New Orleans falls further down with 41.44 murders per 100,000 residents a year.

The most dangerous cities in the world, as listed according to ranking, name, and murder rate per 100,000 people, are as follows:

1     Caracas, Venezuela     119.87

2     San Pedro Sula, Honduras     111.03

3     San Salvador, El Salvador     108.54

4     Acapulco, Mexico     104.73

5     Maturin, Venezuela     86.45

6     Distrito Central, Honduras     73.51

7     Valencia, Venezuela     72.31

8     Palmira, Colombia     70.88

9     Cape Town, South Africa     65.53

10     Cali, Colombia     64.27

11     Ciudad Guayana, Venezuela     62.33

12     Fortaleza, Brazil     60.77

13     Natal, Brazil     60.66

14     Salvador, Brazil     60.63

15     St. Louis, U.S.A.     59.23

16     Joao Pessoa, Brazil     58.4

17     Culiacan, Mexico     56.09

18     Maceio, Brazil     55.63

19     Baltimore, U.S.A.     54.98

20     Barquisimeto, Venezuela     54.96

21     Sao Luis, Brazil     53.05

22     Cuiaba, Brazil     48.52

23     Manaus, Brazil     47.87

24     Cumana, Venezuela     47.77

25     Guatemala, Guatemala     47.17

26     Belem, Brazil     45.83

27     Feira de Santana, Brazil     45.5

28     Detroit, U.S.A.     43.89

29     Goiania, Brazil     43.38

30     Teresina, Brazil     42.64

31     Vitoria, Brazil     41.99

32     New Orleans, U.S.A.     41.44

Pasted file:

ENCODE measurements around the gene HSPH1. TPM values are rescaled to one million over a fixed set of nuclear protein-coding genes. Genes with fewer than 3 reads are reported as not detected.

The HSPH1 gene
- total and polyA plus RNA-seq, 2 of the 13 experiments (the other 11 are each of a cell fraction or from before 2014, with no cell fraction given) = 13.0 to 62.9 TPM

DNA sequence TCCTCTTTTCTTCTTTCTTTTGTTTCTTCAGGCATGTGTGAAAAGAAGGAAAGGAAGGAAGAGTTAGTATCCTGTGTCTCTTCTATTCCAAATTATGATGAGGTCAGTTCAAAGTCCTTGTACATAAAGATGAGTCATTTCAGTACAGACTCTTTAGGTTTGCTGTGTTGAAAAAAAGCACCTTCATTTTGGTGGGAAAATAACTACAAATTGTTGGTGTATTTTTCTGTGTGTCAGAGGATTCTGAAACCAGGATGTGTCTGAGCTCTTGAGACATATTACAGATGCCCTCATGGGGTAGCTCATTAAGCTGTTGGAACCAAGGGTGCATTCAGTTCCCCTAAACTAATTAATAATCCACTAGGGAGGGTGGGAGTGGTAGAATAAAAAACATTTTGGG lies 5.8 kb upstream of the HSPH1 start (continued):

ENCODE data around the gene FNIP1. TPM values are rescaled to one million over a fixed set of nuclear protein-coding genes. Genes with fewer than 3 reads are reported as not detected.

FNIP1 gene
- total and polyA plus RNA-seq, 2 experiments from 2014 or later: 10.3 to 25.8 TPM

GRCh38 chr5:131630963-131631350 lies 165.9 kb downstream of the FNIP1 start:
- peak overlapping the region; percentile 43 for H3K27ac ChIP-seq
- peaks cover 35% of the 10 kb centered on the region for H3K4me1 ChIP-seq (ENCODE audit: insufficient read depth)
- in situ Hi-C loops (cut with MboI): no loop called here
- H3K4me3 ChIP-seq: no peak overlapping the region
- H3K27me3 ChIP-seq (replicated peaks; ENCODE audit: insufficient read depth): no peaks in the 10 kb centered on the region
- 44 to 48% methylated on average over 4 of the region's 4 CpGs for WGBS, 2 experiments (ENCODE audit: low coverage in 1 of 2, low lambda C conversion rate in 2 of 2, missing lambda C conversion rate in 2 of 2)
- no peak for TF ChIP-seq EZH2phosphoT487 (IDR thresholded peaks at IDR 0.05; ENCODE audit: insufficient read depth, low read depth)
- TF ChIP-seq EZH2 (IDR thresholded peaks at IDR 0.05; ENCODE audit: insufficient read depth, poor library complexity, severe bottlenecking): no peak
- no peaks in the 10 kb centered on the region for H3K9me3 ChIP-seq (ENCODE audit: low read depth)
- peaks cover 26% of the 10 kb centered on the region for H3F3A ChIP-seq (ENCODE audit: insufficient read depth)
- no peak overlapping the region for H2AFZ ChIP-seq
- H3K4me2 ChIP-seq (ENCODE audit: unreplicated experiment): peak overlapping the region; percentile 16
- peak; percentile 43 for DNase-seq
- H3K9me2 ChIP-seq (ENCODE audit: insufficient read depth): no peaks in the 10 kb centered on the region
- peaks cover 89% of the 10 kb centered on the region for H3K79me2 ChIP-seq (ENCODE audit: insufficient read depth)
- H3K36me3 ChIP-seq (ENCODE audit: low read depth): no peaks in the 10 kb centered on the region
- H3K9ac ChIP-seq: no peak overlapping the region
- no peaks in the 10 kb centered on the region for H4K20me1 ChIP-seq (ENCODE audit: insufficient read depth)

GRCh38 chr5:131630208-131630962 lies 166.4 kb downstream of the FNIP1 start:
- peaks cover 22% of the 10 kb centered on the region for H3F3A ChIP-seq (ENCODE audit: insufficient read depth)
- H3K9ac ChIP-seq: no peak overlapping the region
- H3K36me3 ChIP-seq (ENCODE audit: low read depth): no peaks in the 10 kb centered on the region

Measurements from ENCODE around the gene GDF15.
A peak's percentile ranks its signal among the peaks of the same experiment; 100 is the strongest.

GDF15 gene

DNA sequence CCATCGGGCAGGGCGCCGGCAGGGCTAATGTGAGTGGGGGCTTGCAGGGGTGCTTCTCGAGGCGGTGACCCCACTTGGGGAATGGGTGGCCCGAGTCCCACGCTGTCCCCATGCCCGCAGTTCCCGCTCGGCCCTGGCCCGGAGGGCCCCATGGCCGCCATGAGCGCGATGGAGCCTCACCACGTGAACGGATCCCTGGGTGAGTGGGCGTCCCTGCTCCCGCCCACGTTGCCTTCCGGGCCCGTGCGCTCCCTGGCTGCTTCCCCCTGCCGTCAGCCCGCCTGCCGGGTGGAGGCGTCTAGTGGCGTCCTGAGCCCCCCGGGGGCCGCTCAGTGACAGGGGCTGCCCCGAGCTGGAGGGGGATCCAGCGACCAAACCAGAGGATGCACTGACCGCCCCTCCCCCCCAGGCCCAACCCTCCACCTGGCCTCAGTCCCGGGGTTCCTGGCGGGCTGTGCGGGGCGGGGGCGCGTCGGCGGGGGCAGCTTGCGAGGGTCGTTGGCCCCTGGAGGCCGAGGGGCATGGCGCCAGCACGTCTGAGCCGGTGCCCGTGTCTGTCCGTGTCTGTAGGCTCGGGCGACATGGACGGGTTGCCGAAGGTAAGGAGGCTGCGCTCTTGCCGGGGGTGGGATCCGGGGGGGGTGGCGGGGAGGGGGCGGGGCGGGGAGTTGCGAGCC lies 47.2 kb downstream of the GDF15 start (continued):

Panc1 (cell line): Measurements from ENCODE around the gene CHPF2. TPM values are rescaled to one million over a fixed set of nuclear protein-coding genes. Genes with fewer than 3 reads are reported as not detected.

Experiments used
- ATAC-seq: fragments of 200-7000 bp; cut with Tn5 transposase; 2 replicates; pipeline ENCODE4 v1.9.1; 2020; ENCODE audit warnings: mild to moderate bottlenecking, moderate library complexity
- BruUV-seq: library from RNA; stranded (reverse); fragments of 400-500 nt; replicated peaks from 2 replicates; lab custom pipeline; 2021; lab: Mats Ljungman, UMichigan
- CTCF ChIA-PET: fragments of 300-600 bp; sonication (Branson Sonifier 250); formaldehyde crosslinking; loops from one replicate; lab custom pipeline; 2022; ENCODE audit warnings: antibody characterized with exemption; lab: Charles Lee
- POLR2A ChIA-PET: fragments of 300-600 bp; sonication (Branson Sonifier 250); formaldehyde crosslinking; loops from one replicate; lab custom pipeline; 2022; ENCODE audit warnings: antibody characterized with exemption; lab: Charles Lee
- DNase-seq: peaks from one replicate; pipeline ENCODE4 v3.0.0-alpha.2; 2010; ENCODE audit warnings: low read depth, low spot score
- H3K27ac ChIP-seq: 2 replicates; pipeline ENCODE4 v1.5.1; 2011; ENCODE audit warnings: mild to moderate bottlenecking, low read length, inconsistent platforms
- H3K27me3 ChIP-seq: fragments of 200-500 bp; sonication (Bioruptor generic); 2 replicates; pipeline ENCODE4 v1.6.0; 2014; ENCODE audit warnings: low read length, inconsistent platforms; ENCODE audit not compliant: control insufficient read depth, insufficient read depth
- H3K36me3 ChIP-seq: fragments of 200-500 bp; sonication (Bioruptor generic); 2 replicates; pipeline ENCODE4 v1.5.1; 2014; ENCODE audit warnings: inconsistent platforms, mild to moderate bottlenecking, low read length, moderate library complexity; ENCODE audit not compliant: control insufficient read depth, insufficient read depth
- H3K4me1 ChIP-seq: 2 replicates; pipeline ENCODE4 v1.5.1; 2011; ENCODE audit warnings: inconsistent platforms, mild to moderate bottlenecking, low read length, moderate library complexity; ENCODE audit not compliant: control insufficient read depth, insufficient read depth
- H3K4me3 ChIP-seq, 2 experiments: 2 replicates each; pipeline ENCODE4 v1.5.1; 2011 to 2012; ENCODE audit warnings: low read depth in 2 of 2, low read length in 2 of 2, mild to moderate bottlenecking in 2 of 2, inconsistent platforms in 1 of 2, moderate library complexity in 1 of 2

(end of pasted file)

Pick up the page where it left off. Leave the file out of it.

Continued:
33     Kingston, Jamaica     41.14

34     Gran Barcelona, Venezuela     40.08

35     Tijuana, Mexico     39.09

36     Vitória da Conquista, Brazil     38.46

37     Recife, Brazil     38.12

38     Aracaju, Brazil     37.7

39     Campos dos Goytacazes, Brazil     36.16

40     Campina Grande, Brazil     36.04

41     Durban, South Africa     35.93

42     Nelson Mandela Bay, South Africa     35.85

43     Porto Alegre, Brazil     34.73

44     Curitiba, Brazil     34.71

45     Pereira, Colombia     32.58

46     Victoria, Mexico     30.5

47     Johanesburg, South Africa     30.31

48     Macapa, Brazil     30.25

49     Maracaibo, Venezuela     28.85

50     Obregon, Mexico     28.29

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  1. Just for comparison, I looked up WW2 deaths for the UK, listed by the unreliable Wiki as 450,900 in a population of 47,760,000. That's 944 per 100,000 over about 5 years; say 190 per 100,000 for each year of the war.
    I suppose the conclusion is that warmongers tend to be rich countries and get off lightly.

  2. You've got to be more specific, though. None are Japanese, Indian, Chinese, and these countries have some of the largest cities in the world…

  3. Solzhenitsyn asserts that since 1917, the Bolsheviks, continuing under assassin Stalin, through and even after WW2, systematically executed, and inside (and outside) their thousands of Gulags, worked, starved and froze to death, SIXTY-SIX million people, not all, but most of them CHRISTIANS (whom the Bolsheviks hated). This mass death was THE LARGEST REAL "HOLOCAUST" in modern history – but totally unknown today by most Americans, British and western Europeans and absent from our school books.